The EEO Officer determined that the TTY FCI Schuylkill provided to the plaintiff was appropriate to accommodate his disability. (Id.) Afterwards, the plaintiff appealed the decision to an Administrative Law Judge (hereinafter “ALJ”) who sustained the EEO Officer's finding. (Id.) Next, the plaintiff sent a Letter of Exceptions to the Complaint Adjudication Officer (hereinafter “CAO”). (Id.) The CAO issued his decision on February 5, 2018, finding in favor of the plaintiff. The CAO concluded that the plaintiff's access to the TTY did not provide him with equal opportunities and that the BOP failed to show the installation of a videophone would create an undue hardship. (Id.) Thus, the CAO ruled in the plaintiff's favor and directed the prison to install a videophone. (Id.)

         About three months later, on May 3, 2018, the plaintiff filed the instant complaint alleging that the BOP had violated the RA by failing to comply with the CAO's decision and install a videophone. (Id. ¶ 2-3); (Doc. 1-1, Civil Cover Sheet at 1). On the same day, he moved for a preliminary injunction, asking the court to mandate that the defendants immediately install a videophone at FCI Schuylkill for the plaintiff. (Doc. 2, Plaintiff's Motion for Preliminary Injunction at 15). As a result, Magistrate Judge Carlson issued a series of orders and held a hearing on the motion to expedite the collection of information. (Docs. 15, 20, 28, 29). Because of the information that came to light, Magistrate Judge Carlson instituted a reporting and case management system to ensure the plaintiff's requested relief was not delayed. (Docs. 34, 36, 39, 40, 41, 45, 48, 49, 50, 51).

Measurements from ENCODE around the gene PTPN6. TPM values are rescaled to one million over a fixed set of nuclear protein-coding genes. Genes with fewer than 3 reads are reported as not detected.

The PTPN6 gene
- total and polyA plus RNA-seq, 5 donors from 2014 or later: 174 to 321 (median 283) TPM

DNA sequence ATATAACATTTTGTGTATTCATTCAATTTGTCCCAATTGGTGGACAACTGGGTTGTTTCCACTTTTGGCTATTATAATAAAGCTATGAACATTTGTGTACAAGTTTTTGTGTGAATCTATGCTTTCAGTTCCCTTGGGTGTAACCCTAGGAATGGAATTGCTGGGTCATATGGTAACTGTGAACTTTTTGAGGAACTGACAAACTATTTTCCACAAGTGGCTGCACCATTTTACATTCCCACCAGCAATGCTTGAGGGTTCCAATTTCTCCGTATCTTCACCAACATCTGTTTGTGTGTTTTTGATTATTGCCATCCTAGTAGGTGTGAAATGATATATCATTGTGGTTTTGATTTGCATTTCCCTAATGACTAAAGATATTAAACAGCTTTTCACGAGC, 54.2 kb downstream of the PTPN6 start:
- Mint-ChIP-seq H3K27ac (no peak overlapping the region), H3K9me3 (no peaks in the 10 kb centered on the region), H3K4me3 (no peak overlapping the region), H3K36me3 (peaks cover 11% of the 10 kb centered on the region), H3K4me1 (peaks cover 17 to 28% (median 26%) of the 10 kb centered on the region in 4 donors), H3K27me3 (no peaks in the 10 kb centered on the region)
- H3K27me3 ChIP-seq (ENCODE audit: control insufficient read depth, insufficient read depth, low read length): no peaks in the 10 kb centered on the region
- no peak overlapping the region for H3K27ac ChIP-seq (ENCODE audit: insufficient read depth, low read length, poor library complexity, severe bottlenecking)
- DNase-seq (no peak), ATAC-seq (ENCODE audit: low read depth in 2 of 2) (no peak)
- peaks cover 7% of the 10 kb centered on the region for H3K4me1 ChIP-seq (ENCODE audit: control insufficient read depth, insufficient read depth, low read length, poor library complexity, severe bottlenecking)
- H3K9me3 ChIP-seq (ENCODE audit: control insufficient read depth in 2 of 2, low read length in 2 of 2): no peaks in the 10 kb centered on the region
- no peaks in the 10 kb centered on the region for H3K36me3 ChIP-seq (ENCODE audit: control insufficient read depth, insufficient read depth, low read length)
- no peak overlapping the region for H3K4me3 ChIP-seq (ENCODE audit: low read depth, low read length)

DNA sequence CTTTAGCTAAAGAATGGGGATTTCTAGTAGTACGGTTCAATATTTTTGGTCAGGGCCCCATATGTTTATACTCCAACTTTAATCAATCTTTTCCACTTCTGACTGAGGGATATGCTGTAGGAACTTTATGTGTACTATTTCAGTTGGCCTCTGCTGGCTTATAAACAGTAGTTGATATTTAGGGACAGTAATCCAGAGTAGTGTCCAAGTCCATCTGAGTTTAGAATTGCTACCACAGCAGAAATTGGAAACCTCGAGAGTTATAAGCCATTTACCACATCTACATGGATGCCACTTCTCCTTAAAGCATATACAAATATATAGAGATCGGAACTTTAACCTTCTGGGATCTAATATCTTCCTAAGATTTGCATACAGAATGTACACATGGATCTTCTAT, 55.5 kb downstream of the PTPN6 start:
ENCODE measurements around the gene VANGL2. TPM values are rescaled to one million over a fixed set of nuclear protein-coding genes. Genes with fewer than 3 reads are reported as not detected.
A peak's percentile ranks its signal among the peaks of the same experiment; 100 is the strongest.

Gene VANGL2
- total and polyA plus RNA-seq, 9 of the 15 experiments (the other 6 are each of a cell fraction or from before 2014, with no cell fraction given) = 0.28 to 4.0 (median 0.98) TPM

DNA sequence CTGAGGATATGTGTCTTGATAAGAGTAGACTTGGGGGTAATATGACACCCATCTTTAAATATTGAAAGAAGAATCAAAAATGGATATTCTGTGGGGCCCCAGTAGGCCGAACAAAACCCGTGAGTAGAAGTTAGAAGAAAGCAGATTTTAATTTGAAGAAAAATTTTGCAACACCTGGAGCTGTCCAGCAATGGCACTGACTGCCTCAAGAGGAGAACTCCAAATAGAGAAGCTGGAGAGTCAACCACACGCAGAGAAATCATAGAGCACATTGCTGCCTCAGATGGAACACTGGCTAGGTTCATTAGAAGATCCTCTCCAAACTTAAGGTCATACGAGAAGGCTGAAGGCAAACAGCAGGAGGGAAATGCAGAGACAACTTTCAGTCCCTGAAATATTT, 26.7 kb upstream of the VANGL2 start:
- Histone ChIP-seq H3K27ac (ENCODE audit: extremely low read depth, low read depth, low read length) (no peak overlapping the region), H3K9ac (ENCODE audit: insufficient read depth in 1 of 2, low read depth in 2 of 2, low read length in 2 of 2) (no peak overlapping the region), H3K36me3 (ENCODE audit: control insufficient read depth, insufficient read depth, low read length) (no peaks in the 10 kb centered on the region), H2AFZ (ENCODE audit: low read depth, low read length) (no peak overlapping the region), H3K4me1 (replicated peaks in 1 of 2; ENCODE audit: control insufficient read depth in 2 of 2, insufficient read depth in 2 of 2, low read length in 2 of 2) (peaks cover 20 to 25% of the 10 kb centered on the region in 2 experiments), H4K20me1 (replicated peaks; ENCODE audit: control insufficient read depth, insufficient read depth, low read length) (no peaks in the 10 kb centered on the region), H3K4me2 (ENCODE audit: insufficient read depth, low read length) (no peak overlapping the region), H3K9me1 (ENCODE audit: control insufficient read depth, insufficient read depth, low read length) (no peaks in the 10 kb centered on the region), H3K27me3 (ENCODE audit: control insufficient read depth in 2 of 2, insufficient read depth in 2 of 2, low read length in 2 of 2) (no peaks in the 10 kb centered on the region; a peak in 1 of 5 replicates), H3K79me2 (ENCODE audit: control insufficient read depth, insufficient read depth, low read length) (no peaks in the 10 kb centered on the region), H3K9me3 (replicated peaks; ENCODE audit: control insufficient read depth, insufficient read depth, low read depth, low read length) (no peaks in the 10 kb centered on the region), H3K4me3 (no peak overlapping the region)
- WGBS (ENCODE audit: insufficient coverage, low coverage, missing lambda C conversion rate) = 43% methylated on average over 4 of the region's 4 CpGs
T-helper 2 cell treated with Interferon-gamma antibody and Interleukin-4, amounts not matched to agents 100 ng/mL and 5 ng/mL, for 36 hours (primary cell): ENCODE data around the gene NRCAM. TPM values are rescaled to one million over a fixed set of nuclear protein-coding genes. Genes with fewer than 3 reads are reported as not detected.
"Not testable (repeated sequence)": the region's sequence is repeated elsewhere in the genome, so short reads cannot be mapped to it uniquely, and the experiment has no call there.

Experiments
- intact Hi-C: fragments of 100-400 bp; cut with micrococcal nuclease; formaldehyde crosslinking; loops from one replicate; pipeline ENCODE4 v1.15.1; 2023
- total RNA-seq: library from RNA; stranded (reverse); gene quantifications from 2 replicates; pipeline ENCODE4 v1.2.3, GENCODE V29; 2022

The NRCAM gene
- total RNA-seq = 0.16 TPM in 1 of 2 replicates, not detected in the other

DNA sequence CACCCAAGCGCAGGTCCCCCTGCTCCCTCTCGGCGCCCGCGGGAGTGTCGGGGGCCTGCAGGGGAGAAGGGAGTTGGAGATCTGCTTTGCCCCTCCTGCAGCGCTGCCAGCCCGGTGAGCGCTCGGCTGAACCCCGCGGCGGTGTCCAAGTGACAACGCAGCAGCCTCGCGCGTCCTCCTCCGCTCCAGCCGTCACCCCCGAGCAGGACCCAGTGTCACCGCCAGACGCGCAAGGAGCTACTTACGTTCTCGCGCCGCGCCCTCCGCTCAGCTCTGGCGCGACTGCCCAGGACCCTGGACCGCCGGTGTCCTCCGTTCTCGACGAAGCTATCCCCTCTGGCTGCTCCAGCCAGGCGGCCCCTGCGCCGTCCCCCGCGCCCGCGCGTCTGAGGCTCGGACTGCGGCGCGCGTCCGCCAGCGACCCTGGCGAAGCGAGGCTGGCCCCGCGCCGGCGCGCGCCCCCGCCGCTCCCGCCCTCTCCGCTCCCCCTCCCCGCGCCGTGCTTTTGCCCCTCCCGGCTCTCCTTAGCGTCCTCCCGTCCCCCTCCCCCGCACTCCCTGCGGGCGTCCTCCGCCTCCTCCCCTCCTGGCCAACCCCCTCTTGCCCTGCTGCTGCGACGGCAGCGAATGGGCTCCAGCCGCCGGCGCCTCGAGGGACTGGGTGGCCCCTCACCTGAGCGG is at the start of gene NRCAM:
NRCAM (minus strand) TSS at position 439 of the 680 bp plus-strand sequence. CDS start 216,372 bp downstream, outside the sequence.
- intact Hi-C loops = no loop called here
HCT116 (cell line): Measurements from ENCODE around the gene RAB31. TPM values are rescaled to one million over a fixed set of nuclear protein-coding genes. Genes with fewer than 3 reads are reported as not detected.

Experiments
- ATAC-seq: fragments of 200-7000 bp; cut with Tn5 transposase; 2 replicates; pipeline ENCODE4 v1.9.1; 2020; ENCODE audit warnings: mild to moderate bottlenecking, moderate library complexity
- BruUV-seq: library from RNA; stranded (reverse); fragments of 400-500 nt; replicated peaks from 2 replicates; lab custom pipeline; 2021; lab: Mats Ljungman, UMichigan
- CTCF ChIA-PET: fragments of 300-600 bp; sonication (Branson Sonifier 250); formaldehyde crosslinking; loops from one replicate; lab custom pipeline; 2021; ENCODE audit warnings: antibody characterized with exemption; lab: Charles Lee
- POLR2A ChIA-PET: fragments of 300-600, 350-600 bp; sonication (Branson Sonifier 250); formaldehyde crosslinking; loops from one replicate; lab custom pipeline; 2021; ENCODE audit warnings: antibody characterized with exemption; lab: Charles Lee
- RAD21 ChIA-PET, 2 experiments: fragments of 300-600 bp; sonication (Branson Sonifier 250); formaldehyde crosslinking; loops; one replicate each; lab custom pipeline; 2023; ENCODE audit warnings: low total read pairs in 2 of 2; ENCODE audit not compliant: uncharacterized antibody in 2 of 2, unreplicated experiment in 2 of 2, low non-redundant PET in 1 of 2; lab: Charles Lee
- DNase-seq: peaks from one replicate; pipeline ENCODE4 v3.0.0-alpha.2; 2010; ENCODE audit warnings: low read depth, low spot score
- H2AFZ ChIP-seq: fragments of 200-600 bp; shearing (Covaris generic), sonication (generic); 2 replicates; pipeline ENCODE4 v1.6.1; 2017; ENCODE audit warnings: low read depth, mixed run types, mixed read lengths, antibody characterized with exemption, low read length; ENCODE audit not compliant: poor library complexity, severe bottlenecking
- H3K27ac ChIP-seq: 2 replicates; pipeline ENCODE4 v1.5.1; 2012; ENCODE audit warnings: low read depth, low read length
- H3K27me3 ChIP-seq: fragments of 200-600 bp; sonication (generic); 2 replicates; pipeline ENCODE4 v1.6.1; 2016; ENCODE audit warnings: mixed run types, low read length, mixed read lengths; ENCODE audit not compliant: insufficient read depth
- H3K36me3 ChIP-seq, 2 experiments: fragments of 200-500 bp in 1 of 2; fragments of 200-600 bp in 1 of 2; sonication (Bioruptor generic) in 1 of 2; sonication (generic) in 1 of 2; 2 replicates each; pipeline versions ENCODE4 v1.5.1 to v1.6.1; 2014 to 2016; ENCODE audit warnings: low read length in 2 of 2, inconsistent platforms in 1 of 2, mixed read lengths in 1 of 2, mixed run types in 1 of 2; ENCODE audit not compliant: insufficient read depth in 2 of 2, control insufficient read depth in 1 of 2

Then, on November 28, 2018, the plaintiff was able to make his first call using a videophone installed at FCI Schuylkill. (Doc. 54, Status Report Per the Court's Order of Nov. 27, 2018, ¶1). From November 28, 2018 to December 4, 2018, the plaintiff made forty-four phone calls, using a total of 182 minutes of call time. (Id. ¶4). On April 18, 2019, the plaintiff was placed in a halfway house, later being moved to home detention. (Doc. 77, Plaintiff's Status Update at 1). The plaintiff's projected release date is October 14, 2019. (Doc. 55, Joint Status Update, at defendant's ¶ 2). It appears that the videophone was available for the plaintiff's use at FCI Schuylkill up until he was placed in the halfway house, but the BOP has not guaranteed a videophone in the plaintiff's halfway house or any other BOP facility. (Id. at defendant's ¶¶ 5, 8, 11).

         The defendants moved for judgment on the pleadings on February 5, 2019. (Doc. 59, Motion for Judgment of the Pleadings). Both parties briefed their positions, and Magistrate Judge Carlson filed his R&R on May 15, 2019. (Docs. 63, 69, 71, 78).

         Jurisdiction

         The plaintiff alleges a violation of the RA, 29 U.S.C. § 794, claiming that the court has jurisdiction pursuant to 28 U.S.C. § 1331. (“The district courts shall have original jurisdiction of all civil actions arising under the Constitution, laws, or treaties of the United States.”). The defendant argues that there is no jurisdiction because the RA does not provide a cause of action here. This issue is discussed more fully below.

         Legal ...